Religion

On Foster Care, People of Faith Are Called to More Than Political Activism

(Pixabay)
They should open their hearts, and possibly their homes, regardless of how faith-based adoption agencies fare in the battle for religious freedom.

In recent years, religious-liberty battles have consumed the energy of many faith-based organizations. They have had to fight, in courts and in state legislatures, to preserve their right to contribute to solutions to the child-welfare crisis without sacrificing their religious beliefs, which inform their view that the best placement for a child is with a married mother and father. They have been the object of recent litigation in Michigan and Texas and of administrative action in Philadelphia.

Of course, people of faith must push back and insist that faith-based child-welfare organizations are not discriminatory and that protecting them ensures that a diverse group of providers will be available to serve all children. The loss of providers is a loss for children and society, placing greater pressures on fewer providers to respond to a growing crisis. But we also have to recognize that the efforts of faith-based organizations to protect themselves are rear-guard, defensive actions against the encroachment of an aggressive agenda to drive religion out of the public square. Even where we win the battle, as we we did when laws protecting faith-based child-welfare organizations were passed in Kansas and Oklahoma earlier this year, our work does not stop there.

Often in church communities, and indeed within our society generally, we expect our institutions to be the place from which public initiatives, programs, and policies should issue. And there is wisdom and efficiency in that. The importance of mediating institutions for example, such as churches and various charitable ministries, cannot be overstated. And, to be sure, there is much to reform and improve in child-welfare law, policy, and organizations.

To name a few urgent priorities:

• We need to do more to support families in crisis so that they do not fall into the foster-care system through preventable neglect.

• We need to do more to accompany parents whose children are in the foster-care system — to get them the help and support they need to be able to parent successfully.

• We need more-effective laws that promote permanency planning, including adoption.

• We need to provide incentives and support for the fostering and adoption of hard-to-place children.

• We need to recognize that adopting a child is not a transaction, or the “happy end” to a child’s story, but the beginning of a lifelong human relationship, forged in love but in the wake of brokenness, and we must devote meaningful resources to post-adoption support.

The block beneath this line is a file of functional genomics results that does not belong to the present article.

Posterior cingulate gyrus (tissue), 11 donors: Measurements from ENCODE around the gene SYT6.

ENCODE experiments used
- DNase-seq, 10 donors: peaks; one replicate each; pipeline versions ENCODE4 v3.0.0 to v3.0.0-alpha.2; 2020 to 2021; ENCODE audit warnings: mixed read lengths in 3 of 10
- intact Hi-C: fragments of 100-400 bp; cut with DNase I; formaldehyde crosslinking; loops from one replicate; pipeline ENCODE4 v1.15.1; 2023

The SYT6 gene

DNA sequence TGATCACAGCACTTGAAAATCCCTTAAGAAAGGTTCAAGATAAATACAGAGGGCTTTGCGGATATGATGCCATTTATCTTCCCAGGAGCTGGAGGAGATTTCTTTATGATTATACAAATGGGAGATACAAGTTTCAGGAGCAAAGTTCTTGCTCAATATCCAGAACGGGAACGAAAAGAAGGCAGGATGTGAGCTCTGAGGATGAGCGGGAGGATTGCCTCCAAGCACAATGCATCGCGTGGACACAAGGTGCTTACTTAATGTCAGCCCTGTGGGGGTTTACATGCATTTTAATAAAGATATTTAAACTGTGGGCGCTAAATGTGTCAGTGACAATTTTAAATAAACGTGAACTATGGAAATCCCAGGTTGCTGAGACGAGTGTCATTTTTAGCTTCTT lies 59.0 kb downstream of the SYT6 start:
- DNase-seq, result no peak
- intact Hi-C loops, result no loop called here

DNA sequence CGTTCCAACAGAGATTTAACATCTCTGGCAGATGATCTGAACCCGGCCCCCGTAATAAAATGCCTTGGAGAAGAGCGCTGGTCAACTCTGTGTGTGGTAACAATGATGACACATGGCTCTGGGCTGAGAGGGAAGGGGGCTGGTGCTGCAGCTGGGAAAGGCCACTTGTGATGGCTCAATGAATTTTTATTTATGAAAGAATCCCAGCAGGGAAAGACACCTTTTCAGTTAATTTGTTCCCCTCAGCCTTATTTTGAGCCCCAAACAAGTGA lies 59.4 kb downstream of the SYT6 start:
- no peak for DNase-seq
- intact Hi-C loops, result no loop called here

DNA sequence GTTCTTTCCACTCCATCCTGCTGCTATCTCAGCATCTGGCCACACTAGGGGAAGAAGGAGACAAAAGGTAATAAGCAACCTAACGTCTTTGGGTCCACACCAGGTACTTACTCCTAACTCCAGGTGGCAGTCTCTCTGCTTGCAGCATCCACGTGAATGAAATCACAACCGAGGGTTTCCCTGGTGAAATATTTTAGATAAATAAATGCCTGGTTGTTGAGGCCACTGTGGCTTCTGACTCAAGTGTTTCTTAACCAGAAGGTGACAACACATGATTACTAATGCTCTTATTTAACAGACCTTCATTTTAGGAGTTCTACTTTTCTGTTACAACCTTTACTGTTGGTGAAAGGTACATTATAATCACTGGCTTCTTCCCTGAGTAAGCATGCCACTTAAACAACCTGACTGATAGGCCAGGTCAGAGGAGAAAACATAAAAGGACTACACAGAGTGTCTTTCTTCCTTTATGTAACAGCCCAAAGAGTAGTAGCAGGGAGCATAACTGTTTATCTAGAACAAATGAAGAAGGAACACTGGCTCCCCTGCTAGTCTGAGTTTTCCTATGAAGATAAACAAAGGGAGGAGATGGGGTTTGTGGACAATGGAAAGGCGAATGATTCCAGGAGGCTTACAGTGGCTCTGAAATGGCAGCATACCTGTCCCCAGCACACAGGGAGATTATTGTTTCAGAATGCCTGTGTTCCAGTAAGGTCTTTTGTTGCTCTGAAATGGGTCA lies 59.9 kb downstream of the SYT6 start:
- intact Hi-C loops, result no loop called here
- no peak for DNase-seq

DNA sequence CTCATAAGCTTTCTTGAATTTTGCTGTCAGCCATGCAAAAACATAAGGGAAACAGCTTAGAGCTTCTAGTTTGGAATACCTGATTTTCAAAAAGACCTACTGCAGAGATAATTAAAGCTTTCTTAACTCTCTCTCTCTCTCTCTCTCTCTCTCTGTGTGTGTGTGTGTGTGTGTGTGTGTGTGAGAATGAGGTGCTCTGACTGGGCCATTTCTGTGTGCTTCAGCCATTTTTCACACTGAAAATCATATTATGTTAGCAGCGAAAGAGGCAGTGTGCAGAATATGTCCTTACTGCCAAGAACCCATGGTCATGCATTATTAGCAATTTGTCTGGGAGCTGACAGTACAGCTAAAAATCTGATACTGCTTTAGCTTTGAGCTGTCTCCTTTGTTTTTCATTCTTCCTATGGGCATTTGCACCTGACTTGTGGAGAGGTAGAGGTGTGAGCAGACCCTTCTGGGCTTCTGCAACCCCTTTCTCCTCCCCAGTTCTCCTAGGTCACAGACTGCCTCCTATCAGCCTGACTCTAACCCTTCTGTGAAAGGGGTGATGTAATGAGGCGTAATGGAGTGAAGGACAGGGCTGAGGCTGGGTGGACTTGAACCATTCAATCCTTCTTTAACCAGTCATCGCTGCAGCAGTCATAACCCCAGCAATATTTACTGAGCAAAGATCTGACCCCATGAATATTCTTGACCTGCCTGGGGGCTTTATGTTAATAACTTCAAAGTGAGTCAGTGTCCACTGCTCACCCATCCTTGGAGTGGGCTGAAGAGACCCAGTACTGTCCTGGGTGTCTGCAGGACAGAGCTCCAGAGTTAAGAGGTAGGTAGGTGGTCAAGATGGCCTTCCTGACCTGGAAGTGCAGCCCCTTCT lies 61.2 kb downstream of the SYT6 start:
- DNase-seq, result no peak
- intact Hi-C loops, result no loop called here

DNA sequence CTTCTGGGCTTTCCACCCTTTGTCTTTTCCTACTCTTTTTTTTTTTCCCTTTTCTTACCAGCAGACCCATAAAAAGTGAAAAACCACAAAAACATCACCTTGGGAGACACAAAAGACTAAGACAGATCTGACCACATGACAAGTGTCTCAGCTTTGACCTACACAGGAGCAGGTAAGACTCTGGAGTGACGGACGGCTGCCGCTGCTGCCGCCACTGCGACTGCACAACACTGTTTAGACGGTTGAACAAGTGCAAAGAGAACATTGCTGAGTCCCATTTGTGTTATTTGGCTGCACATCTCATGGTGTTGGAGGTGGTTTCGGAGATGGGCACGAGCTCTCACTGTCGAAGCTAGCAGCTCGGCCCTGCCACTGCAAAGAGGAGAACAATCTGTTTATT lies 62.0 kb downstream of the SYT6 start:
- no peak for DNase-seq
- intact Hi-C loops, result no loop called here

• This is also an area in which “personnel is policy”: Child-welfare outcomes can be improved by placing a greater priority on excellence in service and management in child-welfare organizations.

Under expansive notions of hospitality and fruitfulness in marriage, we must ask how there can be in our country almost 120,000 foster children waiting to be adopted.

But even if the campaign for these reforms gets lost in the middle of other legislative priorities, or even if they get bartered away in budget negotiations, or even if, in the worst case, we lose the battle for religious freedom and the right of the institutional church to operate, there is still work to be done by people of faith in the child-welfare system — indeed, there is much work to be done. Inspired by their religious principles, people of faith know they have a personal duty to practice radical hospitality, to welcome the stranger and to protect the fatherless. Informed by their vows, every married couple knows that their own marriage is called to be abundantly fruitful.

Fulfillment of these duties finds expression in the choice of adoption and foster care. Under expansive notions of hospitality and fruitfulness in marriage, we must ask, then, how there can be in our country almost 120,000 foster children waiting to be adopted. We must ask how there can ever be one child sleeping on a social worker’s office couch rather than in a warm bed in the home of a loving family. In the light of faith, we must proclaim that we are all called to discern how (not whether) we can respond best to the cry of today’s orphan — the vulnerable child languishing in the foster-care system. Individual faith communities must educate their members about the urgency of the need, encourage families to respond to it, and support them in that ministry. But families themselves must do all they can to discern how they are called to provide a home — a mother and a father — for every child who lacks one.

Elizabeth Kirk is a lawyer, writer, and consultant who has a special interest in adoption law and policy.

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